A Web Developer's Guide
Combating Spam

Key Points

Unsolicited junk email, also known as spam, is a growing and seemingly out of control problem on the Internet.

Exposed website email addresses contribute to the spam problem by attracting programs called spambots. Spambots rove the Internet looking for email addresses to harvest and send back to spammers.

Several techniques can be used to mask or hide website email addresses from spambots. These include munging, using graphics for email addresses, and using JavaScript and ASCII.

Portrait of Robert D. Hughes By Robert D. Hughes

The Problem

Spam, or unsolicited junk email, is the bane of the Internet. An estimated 70% of all email messages are now considered spam. That's nearly 3 out of 4 emails. Clearly the situation is out of control, and Web developers have contributed to the problem by exposing Web page email addresses to automated programs called spambots. These spambots scour the Web looking for @ symbols and mailto: schemes in email links, and when they find them they send the associated email addresses back to their spammer parents. The spammers then use the collected email addresses to send out spam, or they sell them to other spammers. The end result is an increase in spam. The focus of this article will be to demonstrate techniques that Web developers can use to hide or mask email addresses in Web page mailto links from roving spambots. Note: Though effective, the techniques described in this article are not foolproof; the only way to guarantee that a Web page email address won't be discovered by spambots is not to publish it. This article is not intended to be a primer on spam itself. For that, try a Web search using "spam" as the keyword.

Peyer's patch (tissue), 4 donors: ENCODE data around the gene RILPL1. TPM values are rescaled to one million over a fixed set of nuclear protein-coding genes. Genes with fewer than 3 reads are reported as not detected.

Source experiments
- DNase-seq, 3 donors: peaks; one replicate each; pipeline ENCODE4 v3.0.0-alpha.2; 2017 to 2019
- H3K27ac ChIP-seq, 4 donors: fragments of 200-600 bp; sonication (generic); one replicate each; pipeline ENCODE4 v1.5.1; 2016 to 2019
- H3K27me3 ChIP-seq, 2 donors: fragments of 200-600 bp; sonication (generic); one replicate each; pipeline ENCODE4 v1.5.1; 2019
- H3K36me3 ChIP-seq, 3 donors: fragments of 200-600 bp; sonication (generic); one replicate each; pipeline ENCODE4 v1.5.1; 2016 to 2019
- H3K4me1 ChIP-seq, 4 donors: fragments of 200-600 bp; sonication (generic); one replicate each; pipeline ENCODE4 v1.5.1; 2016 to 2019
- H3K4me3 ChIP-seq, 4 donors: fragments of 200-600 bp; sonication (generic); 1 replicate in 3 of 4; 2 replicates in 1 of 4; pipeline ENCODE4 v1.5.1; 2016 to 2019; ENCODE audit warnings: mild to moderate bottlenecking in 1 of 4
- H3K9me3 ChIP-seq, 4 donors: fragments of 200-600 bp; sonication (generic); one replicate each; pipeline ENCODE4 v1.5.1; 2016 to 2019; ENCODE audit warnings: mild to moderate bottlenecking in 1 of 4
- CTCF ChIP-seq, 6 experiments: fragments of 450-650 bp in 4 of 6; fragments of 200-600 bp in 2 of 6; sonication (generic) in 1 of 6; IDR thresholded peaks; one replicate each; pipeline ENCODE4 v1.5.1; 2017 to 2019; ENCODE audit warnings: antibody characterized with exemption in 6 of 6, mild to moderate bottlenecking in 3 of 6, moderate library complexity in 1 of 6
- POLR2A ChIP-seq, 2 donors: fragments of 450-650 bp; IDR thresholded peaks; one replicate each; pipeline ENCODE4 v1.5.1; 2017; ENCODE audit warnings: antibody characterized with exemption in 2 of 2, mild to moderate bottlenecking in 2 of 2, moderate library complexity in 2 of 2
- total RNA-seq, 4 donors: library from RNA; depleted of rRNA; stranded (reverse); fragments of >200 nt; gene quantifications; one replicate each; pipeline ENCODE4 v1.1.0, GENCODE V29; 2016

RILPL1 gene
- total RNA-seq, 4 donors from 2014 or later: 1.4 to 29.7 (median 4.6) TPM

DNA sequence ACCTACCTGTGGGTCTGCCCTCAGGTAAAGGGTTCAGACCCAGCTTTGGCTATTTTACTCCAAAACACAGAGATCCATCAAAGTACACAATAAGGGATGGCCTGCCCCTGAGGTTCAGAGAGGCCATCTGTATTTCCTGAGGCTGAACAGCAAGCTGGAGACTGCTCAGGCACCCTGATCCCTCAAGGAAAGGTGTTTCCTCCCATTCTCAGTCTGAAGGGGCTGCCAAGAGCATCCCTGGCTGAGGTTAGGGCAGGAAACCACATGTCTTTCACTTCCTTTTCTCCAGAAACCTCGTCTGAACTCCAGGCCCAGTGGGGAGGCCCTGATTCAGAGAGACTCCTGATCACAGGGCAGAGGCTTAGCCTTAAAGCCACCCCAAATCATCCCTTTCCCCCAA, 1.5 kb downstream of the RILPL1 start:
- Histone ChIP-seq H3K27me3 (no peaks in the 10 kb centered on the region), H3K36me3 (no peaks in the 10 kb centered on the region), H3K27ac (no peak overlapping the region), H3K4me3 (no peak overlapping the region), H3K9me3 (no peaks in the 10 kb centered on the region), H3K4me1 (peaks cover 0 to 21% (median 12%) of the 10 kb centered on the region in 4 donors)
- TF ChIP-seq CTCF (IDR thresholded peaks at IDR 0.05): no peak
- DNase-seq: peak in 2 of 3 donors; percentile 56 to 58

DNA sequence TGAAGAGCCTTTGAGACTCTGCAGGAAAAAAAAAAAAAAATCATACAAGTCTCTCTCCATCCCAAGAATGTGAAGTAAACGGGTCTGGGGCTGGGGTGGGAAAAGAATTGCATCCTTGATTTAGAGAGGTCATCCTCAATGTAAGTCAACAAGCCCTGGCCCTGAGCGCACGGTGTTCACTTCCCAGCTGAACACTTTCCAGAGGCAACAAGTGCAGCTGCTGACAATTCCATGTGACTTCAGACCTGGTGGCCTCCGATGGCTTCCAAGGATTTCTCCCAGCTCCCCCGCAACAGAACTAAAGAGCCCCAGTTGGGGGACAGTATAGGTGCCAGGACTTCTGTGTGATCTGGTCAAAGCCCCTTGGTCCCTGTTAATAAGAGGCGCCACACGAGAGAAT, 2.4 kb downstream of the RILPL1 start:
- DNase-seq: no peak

Munging means removing certain characters from an email address and replacing them with other characters that spambots don't recognize, thus hiding the email address. For example, in the hypothetical email address below, the @ symbol has been replaced with the letters AT.

james.peterson AT someisp.com

The main drawback with this technique is that a munged email address appears on a Web page as plain text and not as a clickable link (don't try to use a munged email address in an email link; it won't work). Thus a user has 2 choices if he or she wants to use a munged email address: either manually type the address into the To: field of an email message and replace the undesirable characters with the appropriate characters, or copy the munged email address from a Web page, paste it into the To: field of an email message, remove the undesirable characters, and replace them with the appropriate characters. Less Web savvy folks might not know how to do this and there's always the possibility that mistakes will be made during the character replacement process, e.g., the required @ symbol will be replaced by another character, rendering the email address unusable. It's also fairly labor intensive compared to just clicking a link. For these reasons munging is a less than desirable way of hiding Web page email addresses from spambots.

Graphical email Addresses

Some websites use graphics to represent email addresses. For example, the hypothetical email address below is actually a GIF graphic created in Photoshop. If you click it or try and copy and paste it into the To: field of an email message, nothing happens. The user has to manually type the characters into the To: field of an email message. Like munging, this is a fairly labor intensive process compared to clicking a link, and there's always the possibility of making a typo. Also, some users turn image rendering off in their browsers. A graphical email address won't appear on a Web page if this is the case.

Hypothetical email address

Using JavaScript